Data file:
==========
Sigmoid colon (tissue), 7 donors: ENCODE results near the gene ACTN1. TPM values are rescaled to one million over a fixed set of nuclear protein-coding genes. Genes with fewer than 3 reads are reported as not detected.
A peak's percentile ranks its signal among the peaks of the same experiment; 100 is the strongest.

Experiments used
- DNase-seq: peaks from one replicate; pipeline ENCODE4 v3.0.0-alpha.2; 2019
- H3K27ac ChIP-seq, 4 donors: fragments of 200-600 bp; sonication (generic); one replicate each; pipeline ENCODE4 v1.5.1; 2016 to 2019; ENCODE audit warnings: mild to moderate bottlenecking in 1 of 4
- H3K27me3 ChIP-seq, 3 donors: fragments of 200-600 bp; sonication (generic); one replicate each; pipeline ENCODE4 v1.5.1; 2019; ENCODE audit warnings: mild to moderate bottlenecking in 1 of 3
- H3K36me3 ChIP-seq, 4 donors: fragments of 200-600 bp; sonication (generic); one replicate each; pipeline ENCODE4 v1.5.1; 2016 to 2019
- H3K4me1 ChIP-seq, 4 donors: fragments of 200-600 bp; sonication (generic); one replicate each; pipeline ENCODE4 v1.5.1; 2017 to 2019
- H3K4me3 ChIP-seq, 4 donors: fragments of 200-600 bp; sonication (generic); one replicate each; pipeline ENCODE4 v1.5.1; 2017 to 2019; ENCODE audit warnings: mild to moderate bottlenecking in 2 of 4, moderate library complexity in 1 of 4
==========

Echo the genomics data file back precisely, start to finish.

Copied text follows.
Sigmoid colon (tissue), 7 donors: ENCODE results near the gene ACTN1. TPM values are rescaled to one million over a fixed set of nuclear protein-coding genes. Genes with fewer than 3 reads are reported as not detected.
A peak's percentile ranks its signal among the peaks of the same experiment; 100 is the strongest.

Experiments used
- DNase-seq: peaks from one replicate; pipeline ENCODE4 v3.0.0-alpha.2; 2019
- H3K27ac ChIP-seq, 4 donors: fragments of 200-600 bp; sonication (generic); one replicate each; pipeline ENCODE4 v1.5.1; 2016 to 2019; ENCODE audit warnings: mild to moderate bottlenecking in 1 of 4
- H3K27me3 ChIP-seq, 3 donors: fragments of 200-600 bp; sonication (generic); one replicate each; pipeline ENCODE4 v1.5.1; 2019; ENCODE audit warnings: mild to moderate bottlenecking in 1 of 3
- H3K36me3 ChIP-seq, 4 donors: fragments of 200-600 bp; sonication (generic); one replicate each; pipeline ENCODE4 v1.5.1; 2016 to 2019
- H3K4me1 ChIP-seq, 4 donors: fragments of 200-600 bp; sonication (generic); one replicate each; pipeline ENCODE4 v1.5.1; 2017 to 2019
- H3K4me3 ChIP-seq, 4 donors: fragments of 200-600 bp; sonication (generic); one replicate each; pipeline ENCODE4 v1.5.1; 2017 to 2019; ENCODE audit warnings: mild to moderate bottlenecking in 2 of 4, moderate library complexity in 1 of 4